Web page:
Here are a number of important questions for you to answer before you pursue a particular opportunity or go any further in starting your small business:
1. Do I like the idea of this business? You must enjoy the business because you are going to be spending quite a lot of time working on it. If you don’t enjoy what you are doing, you won’t enjoy succeeding at the business. This is a very important question to ponder.
2. Do I want to spend my days pursuing this business? It sounds like the first question but it is not really the same. Start to think about the mechanics of these businesses.
3. Will you really like pursuing this activity?
4.Will you enjoy the nitty-gritty of it?
5. Would you rather be an owner, but not an operator of this business? Could you hire someone to do the work for you and you just book the accounts and collect the money?
6. Do I have the space available to conduct this type of business? Do I have a room or workspace set aside? Could I rig up space in the garage, attic, basement?
7. Will my neighbors complain if I run a business from my apartment? You can always call the local town hall and ask. Many towns now have brand new regulations on home based businesses in residential areas. Many are now perfectly legal. If you’re in doubt, check it out.
8. Do I have any type of experience in this business? Many small businesses don’t require experience or skill to start. Others do. One wouldn’t want to start a business offering computer lessons if they just purchased their first computer, right?
9. Do you have what it takes to run this business? Are you starting a business that involves talking to people a lot? Are you prepared for this and for dealing with the public?
10. What type of interests or skills do I have that could translate into running a small business? Do you work as a chef in a restaurant? You could start your own or open a catering business. Do you love holidays and gift giving? You could start a personal shopping service or launch a gift basket business. Do you love children? How about a day care center? Use your imagination. No one can tell you what business you can best start and run. That’s up to you.
11. What types of businesses are needed in your community? Is there an errand service? Could your neighborhood use one? Are there businesses that would use your errand service? Are residential customers a possibility? Could you start a food delivery service, delivering meals-to-go from already established restaurants who don’t have the time or the inclination to deliver their own fare? You could start a business providing this service. Ask yourself: what is needed in this region and could I do it?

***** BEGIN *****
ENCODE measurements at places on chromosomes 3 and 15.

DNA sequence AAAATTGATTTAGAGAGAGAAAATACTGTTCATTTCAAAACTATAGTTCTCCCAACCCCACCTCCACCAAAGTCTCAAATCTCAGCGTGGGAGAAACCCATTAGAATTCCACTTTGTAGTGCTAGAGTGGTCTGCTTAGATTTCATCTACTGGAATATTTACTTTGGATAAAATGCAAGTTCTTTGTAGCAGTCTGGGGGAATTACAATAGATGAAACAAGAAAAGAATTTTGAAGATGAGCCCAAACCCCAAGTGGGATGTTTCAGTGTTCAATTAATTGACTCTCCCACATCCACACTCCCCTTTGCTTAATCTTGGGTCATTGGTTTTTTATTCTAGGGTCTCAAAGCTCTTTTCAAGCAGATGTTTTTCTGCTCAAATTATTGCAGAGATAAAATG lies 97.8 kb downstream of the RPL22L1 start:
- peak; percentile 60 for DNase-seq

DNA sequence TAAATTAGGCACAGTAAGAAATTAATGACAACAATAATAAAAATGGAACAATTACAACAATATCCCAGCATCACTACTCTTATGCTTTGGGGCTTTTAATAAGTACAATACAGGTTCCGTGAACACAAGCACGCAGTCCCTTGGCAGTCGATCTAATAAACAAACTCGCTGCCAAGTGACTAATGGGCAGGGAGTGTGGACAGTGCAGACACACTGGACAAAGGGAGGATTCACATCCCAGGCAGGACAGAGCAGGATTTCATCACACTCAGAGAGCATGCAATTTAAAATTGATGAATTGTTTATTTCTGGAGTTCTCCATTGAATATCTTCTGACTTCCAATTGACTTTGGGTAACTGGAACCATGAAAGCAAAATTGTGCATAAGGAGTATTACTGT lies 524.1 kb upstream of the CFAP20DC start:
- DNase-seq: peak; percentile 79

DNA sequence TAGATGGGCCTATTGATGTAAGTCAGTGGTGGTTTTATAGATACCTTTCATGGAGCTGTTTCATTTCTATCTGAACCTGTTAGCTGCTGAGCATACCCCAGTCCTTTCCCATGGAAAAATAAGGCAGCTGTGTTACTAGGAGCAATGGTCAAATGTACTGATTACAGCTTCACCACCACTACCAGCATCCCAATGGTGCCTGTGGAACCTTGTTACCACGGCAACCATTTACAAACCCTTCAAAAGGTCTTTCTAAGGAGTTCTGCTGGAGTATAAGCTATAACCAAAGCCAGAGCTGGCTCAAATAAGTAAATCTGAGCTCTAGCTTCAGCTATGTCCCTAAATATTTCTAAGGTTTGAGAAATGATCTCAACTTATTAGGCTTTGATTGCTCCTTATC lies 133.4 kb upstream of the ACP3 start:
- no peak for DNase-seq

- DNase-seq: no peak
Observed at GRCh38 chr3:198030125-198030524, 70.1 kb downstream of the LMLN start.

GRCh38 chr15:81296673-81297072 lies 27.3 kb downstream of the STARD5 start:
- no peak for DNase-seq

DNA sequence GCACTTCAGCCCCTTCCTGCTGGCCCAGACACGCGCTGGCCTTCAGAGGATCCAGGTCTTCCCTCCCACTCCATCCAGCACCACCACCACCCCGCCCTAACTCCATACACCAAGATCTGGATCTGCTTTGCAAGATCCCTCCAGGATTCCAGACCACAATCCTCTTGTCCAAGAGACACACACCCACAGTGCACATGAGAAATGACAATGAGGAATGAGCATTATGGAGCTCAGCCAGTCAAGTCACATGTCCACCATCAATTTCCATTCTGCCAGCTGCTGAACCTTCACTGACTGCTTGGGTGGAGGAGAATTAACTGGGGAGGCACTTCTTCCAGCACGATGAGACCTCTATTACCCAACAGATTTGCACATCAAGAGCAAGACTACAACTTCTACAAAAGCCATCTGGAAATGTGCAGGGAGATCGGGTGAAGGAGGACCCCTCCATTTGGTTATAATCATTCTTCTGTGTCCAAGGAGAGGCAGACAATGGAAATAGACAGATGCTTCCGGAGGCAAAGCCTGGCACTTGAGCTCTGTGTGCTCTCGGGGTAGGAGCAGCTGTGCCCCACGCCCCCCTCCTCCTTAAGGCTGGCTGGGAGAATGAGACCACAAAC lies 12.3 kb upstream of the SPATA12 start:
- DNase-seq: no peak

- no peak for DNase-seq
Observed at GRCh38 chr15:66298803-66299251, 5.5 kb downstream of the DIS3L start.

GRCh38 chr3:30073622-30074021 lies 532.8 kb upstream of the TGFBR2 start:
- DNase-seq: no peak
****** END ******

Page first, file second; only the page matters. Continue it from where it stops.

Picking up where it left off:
12. Where should I look to find a need or a niche to fill? Take a drive or take a walk. What’s missing? Gee, the civic center is busy all weekend, but there’s no place to have lunch. Could you buy or rent a food cart and set up shop there? Could you establish a business distributing fliers for other small businesses? Where would you distribute these fliers? What are some good, heavily trafficked areas in town? What about the zoning board? Can you distribute fliers on cars in the local mall?
13. Do I have the discipline to run a business? Would I make a good employer, or should I remain an employee? You’ll have to file documents, pay taxes, handle insurance, write letters, hustle, generate business, and then some. Are you ready for this experience?
14. Should I start from scratch or buy a business? You can buy an already established business, but it won’t be on a shoestring budget! You can also purchase a shoestring operation in the form of a business opportunity, but remember, let the buyer beware! Know what you are sending for before you part with your hard earned money. At the end of this section, we present 10 ways to check out a business opportunity.
15. Should I think about taking on a partner? There are a lot of reasons to turn to another individual to start a business. Maybe you have a friend in mind with whom you could start a business. Maybe he or she offers something you can’t really bring to the table, such as accounting skills, computer skills, wacky ideas or an uncanny ability to deal with people.
Think about taking on a partner if you think you can work with this person and view them as a partner in the sense that you will be wedded to your business partner for as long as you have the business. It’s an important step to take, so tread lightly. Once money gets involved in a friendship, it can often mean the end of a meaningful relationship.
16. What is the economy like in my area? Ask yourself how others are doing and if they have the money available to support your business venture. If you live in a depressed economy, then opening a thrift shop for baby clothes would probably work well, whereas designing custom kitchens and bathrooms on your computer would not work well. What can your market support?
17. Do I have enough money to support this type of business? Yes, you can start a business on a shoestring, but what if the business doesn’t take off immediately. Do you have some money saved or a means of support until the business takes off?
18. Is my family, spouse, friends supportive of my small business venture ideas? It helps if you have support from loved ones, but if they play the role of naysayer, go for it, if you believe it is a good idea and can back it up with research.
19. Am I ready to leave my current job and take the entrepreneurial plunge?
20. Where do I see this business in five years, in ten years? Look at the big picture and explore your options, your true interest in the business, and create a business plan to get there.